The School is jointly administered by the College of Engineering and the Franklin College of Arts and Sciences
The University of Georgia has appointed Gagan Agrawal, professor and associate dean for research and graduate studies in the School of Computer and Cyber Sciences at Augusta University, as the director of the UGA School of Computing. Agrawal was selected after a national search and will begin as director July 1.
UGA elevated its longstanding department of computer science to a School of Computing in July 2022 in response to rising student enrollment and the growing role of computing in a range of fields. Created within an interdisciplinary framework, the School of Computing is jointly administered by the Franklin College of Arts and Sciences and the College of Engineering.
Agrawal served as assistant professor in computer and information sciences at University of Delaware between 1996 and 2001.
Between 2001 and 2019, he served as associate professor, professor, graduate director and interim department chair of computer science at Ohio State University. He has led research in High Performance Computing, Cloud/Grid systems, Scientific Data Management, Data Mining, Social Media Analytics, and most recently, Cybersecurity. His work in these areas has resulted in more than 300 peer-reviewed publications, more than 9000 citations, and 35 advised or co-advised students finishing their Ph.D.
He has served as PI or co-PI for 26 different awards from the National Science Foundation and received significant funding from the Department of Energy, the National Security Agency and others.
“Dr. Agrawal is a recognized national leader across a variety of computing research fields and we welcome his leadership at one of the University of Georgia’s newest and most pivotal academic units,” said S. Jack Hu, UGA senior vice president for academic affairs and provost. “I look forward to working with Dr. Agrawal and the deans of the Franklin College and the College of Engineering in supporting the instructional and research mission of the School of Computing.”
The School of Computing administers the university’s bachelor’s, master’s and Ph.D. programs in computer science as well as the master’s program in cybersecurity and privacy. Growth in the programs reflect high demand for graduates with expertise in computing and related fields.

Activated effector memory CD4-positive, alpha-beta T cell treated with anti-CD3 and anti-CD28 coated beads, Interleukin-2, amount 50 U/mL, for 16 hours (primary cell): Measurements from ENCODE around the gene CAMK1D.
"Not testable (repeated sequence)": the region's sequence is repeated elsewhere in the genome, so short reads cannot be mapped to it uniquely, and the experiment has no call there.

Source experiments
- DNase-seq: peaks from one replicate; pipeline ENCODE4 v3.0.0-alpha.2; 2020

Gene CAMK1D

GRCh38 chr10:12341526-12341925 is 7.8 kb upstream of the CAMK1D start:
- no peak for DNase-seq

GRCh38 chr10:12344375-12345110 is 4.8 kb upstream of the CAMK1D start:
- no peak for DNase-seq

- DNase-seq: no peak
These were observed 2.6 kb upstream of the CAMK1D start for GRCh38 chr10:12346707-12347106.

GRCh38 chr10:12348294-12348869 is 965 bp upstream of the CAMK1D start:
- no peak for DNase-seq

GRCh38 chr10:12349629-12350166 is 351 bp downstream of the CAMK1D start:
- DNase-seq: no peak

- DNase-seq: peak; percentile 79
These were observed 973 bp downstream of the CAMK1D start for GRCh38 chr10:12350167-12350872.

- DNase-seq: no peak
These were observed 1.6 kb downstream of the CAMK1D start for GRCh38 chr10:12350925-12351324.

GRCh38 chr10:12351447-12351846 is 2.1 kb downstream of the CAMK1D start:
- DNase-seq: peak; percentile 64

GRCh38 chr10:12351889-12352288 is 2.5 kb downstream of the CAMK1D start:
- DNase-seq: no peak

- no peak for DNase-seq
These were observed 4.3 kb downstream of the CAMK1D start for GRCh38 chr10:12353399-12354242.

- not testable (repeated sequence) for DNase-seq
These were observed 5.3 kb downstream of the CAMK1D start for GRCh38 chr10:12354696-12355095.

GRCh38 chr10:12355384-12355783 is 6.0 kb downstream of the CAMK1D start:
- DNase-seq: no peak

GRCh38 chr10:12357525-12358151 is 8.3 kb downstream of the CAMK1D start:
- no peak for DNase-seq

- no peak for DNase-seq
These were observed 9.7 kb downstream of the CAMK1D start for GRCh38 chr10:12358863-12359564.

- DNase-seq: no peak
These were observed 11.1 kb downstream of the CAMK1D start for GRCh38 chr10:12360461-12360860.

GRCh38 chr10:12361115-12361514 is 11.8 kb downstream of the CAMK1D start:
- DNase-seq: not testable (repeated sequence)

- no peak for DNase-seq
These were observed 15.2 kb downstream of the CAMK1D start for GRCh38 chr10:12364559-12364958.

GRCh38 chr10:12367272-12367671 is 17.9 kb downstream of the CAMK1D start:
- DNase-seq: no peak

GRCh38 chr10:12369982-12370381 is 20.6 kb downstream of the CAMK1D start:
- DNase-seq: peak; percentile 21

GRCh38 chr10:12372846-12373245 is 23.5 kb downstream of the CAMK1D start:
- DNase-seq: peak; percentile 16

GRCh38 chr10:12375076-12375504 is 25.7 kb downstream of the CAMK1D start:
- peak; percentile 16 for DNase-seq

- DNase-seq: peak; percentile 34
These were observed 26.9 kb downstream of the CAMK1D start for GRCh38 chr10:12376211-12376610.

“The vastly expanded role of computer science across our society tracks generally with the founding of the computer science department at our university in 1984, a relatively brief span during which data and information security have touched every person and industry,” said Alan Dorsey, the former dean of the Franklin College of Arts and Sciences, who played a key role in the creation of the new school. “We are excited about this next era of expanded opportunity for our students and faculty, and I’m grateful to Dr. Thiab Taha for his invaluable leadership of computer science and service to the University of Georgia.”
Anna Stenport succeeded Dorsey as Franklin College’s dean on June 1.
“We are excited to have Dr. Agrawal join UGA as the founding director of the School of Computing,” said Don Leo, dean of the UGA College of Engineering. “His successful record of interdisciplinary research and education will help us realize the opportunities of having a joint program between our two colleges.”
Nationally, employment in STEM-related occupations is projected by the Bureau of Labor Statistics to grow 8% through 2029, with computer science and engineering among the fields with the highest forecasted growth.
Faculty in the School of Computing embody the interdisciplinary research that has become a hallmark of UGA, leading the university’s Institute for Artificial Intelligence, Institute for Cybersecurity and Privacy, Georgia Informatics Institutes, and Center for Cyber-Physical Systems.
By Alan Flurry